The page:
Brettin hissed softly, then pointed at Waxillium, tapping a finger against his chest. “Keep your tongue civil. I’ve half a mind to toss you into jail for the night.”

“Then do it. Maybe by morning you’ll have found the other half of your mind, and we’ll be able to have a reasonable conversation.”

Brettin face grew even redder, but he knew—as Waxillium did— that he wouldn’t dare throw a house lord into jail without significant justification. Brettin finally broke away, waving a dismissive hand at Waxillium and stalking out of the kitchen.

Waxillium sighed, standing up and taking his bowler off the counter where he’d left it. Harmony protect us from small-minded men with too much power. He donned the hat and walked out into the ballroom.

The room had been mostly cleared of guests, the wedding party itself taken in Lord Yomen’s carriage to a place where they could recover from the ordeal. The ballroom swarmed with an almost equal number of constables and physicians. The wounded were sitting on the raised wooden floor just before the exit; there looked to be about twenty or thirty people there. Waxillium noticed Lord Harms sitting at a table off to the side, staring down with a morose expression, Marasi trying to comfort him. Wayne was at the table too, looking bored.

Waxillium walked over to them, removing his hat, and sat down. He found that he didn’t exactly know what to say to Lord Harms.

“Hey,” Wayne whispered. “Here.” He handed Waxillium something under the table. A revolver.

Waxillium looked at him, confused. It wasn’t his.

“Figured you’d want one of these.”


Wayne smiled, eyes twinkling. “Snatched it out of the collection the constables made. Apparently there were ten of these. Figured you could sell it. I spent a lot of bendalloy fighting these gits. Need some money to replace it. But don’t worry, I left a real nice drawing I did in the gun’s place when I took it. Here.”

He handed over something else. A handful of bullets. “Grabbed these too.”

“Wayne,” Waxillium said, fingering the long, narrow cartridges, “you realize these are rifle rounds?”


“So they won’t fit a revolver.”

“They won’t? Why not?”


“Kind of a dumb way to make bullets, innit?” He seemed baffled. Of course, most things about guns baffled Wayne, who was generally better off throwing a gun at someone than trying to fire it at them.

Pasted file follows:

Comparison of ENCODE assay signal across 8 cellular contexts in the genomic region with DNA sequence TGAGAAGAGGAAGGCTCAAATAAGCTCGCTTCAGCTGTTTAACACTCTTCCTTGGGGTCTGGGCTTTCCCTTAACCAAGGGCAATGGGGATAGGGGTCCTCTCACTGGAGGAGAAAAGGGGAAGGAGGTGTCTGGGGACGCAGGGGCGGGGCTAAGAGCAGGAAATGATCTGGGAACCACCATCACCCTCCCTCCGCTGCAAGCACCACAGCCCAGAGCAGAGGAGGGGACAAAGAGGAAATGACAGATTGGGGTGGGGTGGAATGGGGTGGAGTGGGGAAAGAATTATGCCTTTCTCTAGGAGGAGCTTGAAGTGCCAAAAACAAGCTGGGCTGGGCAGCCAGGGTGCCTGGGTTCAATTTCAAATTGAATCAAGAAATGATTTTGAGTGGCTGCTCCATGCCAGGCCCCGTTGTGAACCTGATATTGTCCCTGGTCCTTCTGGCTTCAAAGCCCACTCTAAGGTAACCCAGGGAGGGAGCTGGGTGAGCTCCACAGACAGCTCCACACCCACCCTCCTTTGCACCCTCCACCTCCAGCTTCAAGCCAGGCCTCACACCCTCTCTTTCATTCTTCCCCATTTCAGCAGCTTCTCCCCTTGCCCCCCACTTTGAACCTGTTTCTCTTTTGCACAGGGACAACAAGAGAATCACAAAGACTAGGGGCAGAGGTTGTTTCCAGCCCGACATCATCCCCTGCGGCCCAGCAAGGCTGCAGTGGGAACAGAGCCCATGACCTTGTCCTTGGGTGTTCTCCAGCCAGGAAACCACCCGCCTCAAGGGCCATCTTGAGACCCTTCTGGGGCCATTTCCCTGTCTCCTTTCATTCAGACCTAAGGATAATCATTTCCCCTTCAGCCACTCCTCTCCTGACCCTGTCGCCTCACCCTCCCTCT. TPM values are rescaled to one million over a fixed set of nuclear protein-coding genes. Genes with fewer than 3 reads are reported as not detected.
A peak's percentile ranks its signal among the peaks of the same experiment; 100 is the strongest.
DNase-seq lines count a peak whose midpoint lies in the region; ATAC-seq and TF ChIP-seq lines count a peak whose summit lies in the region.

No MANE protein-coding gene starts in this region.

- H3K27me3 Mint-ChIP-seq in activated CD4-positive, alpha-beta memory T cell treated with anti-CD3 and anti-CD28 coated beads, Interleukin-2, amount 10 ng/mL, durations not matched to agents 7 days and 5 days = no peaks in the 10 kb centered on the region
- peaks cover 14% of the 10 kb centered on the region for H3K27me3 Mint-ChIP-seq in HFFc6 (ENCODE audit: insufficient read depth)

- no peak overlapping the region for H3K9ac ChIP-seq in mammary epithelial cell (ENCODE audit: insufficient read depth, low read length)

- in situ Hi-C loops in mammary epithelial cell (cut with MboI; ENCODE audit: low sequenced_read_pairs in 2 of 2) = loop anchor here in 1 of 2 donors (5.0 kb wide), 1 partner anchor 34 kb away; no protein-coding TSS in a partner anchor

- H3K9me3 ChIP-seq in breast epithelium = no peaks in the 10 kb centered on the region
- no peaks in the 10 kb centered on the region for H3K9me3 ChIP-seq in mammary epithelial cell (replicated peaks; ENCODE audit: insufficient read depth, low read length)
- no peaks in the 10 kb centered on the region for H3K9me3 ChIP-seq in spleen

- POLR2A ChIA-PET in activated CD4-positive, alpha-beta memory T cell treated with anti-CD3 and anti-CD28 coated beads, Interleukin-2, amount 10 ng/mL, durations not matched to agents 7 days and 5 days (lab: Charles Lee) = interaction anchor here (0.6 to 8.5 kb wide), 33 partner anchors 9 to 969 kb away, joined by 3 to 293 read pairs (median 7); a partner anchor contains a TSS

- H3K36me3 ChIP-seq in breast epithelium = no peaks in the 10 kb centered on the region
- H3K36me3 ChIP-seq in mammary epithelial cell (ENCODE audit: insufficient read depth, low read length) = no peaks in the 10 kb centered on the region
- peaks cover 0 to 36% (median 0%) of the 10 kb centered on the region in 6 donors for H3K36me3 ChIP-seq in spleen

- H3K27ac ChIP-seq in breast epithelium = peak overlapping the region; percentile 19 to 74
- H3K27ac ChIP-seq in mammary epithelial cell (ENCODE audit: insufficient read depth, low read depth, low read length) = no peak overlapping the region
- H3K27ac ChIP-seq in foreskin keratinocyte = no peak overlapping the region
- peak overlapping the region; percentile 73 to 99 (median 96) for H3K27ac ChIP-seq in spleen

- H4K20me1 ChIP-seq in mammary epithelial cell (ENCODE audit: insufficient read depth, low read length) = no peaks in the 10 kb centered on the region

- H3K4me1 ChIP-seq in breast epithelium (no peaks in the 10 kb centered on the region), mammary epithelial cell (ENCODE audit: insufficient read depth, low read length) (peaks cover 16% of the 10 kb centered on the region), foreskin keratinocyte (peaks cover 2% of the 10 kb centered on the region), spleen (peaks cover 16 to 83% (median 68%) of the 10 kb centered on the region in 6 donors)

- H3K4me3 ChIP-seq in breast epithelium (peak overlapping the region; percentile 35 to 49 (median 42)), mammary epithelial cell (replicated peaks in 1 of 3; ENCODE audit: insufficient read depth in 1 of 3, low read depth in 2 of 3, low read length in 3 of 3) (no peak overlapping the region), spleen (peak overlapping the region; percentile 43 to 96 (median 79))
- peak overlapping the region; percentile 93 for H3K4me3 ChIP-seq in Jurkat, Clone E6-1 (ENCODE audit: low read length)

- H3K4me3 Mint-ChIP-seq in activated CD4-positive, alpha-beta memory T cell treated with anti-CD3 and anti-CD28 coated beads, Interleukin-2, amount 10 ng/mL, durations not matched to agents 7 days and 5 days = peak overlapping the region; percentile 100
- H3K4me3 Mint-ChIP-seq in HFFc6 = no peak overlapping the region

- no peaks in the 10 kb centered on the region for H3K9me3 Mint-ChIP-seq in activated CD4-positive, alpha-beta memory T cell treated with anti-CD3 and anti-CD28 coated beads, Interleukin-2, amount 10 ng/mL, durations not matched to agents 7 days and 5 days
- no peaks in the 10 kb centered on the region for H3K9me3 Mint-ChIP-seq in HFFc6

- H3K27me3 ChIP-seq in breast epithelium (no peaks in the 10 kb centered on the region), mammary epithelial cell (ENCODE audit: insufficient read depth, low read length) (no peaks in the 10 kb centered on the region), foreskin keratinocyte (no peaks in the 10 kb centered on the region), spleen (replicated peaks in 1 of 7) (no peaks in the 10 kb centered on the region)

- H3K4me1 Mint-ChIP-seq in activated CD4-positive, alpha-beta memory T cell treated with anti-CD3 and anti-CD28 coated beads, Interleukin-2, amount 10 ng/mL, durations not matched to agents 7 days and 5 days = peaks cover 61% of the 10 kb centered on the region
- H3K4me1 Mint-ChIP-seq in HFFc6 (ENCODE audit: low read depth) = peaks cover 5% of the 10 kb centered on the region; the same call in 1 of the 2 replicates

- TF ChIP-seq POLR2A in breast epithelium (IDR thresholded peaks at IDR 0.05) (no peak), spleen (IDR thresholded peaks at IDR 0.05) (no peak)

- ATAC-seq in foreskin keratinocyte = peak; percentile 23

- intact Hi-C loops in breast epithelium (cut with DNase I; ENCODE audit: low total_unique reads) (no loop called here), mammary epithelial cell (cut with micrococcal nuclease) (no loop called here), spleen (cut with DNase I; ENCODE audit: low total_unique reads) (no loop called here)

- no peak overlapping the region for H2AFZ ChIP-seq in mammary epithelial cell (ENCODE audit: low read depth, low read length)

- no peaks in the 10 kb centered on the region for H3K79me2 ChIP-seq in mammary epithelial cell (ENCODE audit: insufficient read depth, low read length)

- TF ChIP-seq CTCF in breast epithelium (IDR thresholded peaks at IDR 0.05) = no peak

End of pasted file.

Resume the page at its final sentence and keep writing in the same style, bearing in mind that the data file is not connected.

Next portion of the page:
Waxillium shook his head in amusement, but didn’t turn the gun down. He had wanted one. He slipped the revolver into one of his shoulder holsters and turned to Lord Harms.

“My lord,” Waxillium said. “I have failed you.”

Harms dabbed his face with his handkerchief, looking pale. “Why would they take her? They’ll let her go, won’t they? They said they would.”

Waxillium fell silent.

“They won’t,” Lord Harms said, looking up. “They haven’t let any of the others go, have they?”

“No,” Waxillium said.

“You have to get her back.” Harms took Waxillium’s hand. “I care nothing for the money or jewelry they took from me. It can be replaced, and most of it was insured anyway. But I’ll pay any price for Steris. Please. She is to be your fiancée! You have to find her!”

Waxillium looked into the older man’s eyes, and saw fear there. Whatever bravado this man had shown in earlier meetings, it was an act.

Funny, how quickly someone can stop calling you a miscreant and a rogue when they want your help, Waxillium thought. But if there was something he couldn’t ignore, it was a sincere request for help.

“I’ll find her,” Waxillium said. “I promise it, Lord Harms.”

Harms nodded. Then, he slowly pushed himself to his feet.

“Let me help you to the carriage, my lord,” Marasi said.

“No,” Harms said, waving her down. “No. Just let me . . . just let me go and sit by myself. I won’t leave without you, but please give me some time alone.” He walked away, leaving Marasi standing with her hands clasped.

She sat back down, looking sick. “He wishes it were she you had rescued and not me,” she said softly.

“So, Wax,” Wayne butted in. “Where did you say that bloke was who had my hat?”

“I told you that he got away after I shot him.”

“I was hoping he’d dropped my hat, you know. Getting shot makes people drop stuff.”

Waxillium sighed. “He still had it on when he left, I’m afraid.”

Wayne started cursing.

“Wayne,” Marasi said. “It’s only a hat.”

“Only a hat?” he asked, aghast.

“Wayne’s a little attached to that hat,” Waxillium said. “He thinks it’s lucky.”

“It is lucky. I ain’t never died while wearing that hat.”

Marasi frowned. “I . . . I’m not sure I know how to respond.”

“That’s a common reaction to Wayne,” Waxillium said. “I did want to thank you for your timely intervention, by the way. Do you mind if I ask where you learned to shoot like that?”

Marasi blushed. “Ladies’ target club at the university. We’re quite well ranked against other clubs in the city.” She grimaced. “I don’t suppose . . . either of those fellows I shot pulled through?”

“Nah,” Wayne said. “You plugged them right good, you did. The one near me left brains all over the door!”

“Oh dear.” Marasi grew pale. “I never expected . . .”

“It’s what happens when you shoot someone,” Wayne pointed out. “At least, usually someone has the good sense to get dead when you go to all the trouble to shoot them. Unless you miss anything vital. That bloke what took my hat?”

“I hit him in the arm,” Waxillium said. “But it should have brought him down better than it did. He has koloss blood for sure. Might be a Pewterarm as well.”

That quieted Wayne. He was probably thinking the same thing as Waxillium—a band like this, with these numbers and such nice weapons, was likely to have at least a couple of Allomancers or Feruchemists among them.